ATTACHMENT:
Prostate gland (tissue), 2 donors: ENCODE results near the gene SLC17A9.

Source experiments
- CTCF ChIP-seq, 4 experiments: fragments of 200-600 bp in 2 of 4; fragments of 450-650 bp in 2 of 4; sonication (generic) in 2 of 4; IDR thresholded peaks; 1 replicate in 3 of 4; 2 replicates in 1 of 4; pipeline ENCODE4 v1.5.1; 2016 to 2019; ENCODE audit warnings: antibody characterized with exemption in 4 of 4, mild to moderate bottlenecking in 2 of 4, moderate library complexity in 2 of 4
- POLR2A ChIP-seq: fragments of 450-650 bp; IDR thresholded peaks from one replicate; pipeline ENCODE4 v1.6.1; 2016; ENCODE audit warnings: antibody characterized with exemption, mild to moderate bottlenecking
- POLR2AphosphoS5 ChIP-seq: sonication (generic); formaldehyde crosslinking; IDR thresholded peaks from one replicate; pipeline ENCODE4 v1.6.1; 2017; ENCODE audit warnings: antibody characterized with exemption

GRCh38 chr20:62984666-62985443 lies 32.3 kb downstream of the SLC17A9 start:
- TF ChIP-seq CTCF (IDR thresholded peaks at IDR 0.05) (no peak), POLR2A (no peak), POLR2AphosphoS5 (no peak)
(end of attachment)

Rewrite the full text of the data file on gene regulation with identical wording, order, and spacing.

Prostate gland (tissue), 2 donors: ENCODE results near the gene SLC17A9.

Source experiments
- CTCF ChIP-seq, 4 experiments: fragments of 200-600 bp in 2 of 4; fragments of 450-650 bp in 2 of 4; sonication (generic) in 2 of 4; IDR thresholded peaks; 1 replicate in 3 of 4; 2 replicates in 1 of 4; pipeline ENCODE4 v1.5.1; 2016 to 2019; ENCODE audit warnings: antibody characterized with exemption in 4 of 4, mild to moderate bottlenecking in 2 of 4, moderate library complexity in 2 of 4
- POLR2A ChIP-seq: fragments of 450-650 bp; IDR thresholded peaks from one replicate; pipeline ENCODE4 v1.6.1; 2016; ENCODE audit warnings: antibody characterized with exemption, mild to moderate bottlenecking
- POLR2AphosphoS5 ChIP-seq: sonication (generic); formaldehyde crosslinking; IDR thresholded peaks from one replicate; pipeline ENCODE4 v1.6.1; 2017; ENCODE audit warnings: antibody characterized with exemption

GRCh38 chr20:62984666-62985443 lies 32.3 kb downstream of the SLC17A9 start:
- TF ChIP-seq CTCF (IDR thresholded peaks at IDR 0.05) (no peak), POLR2A (no peak), POLR2AphosphoS5 (no peak)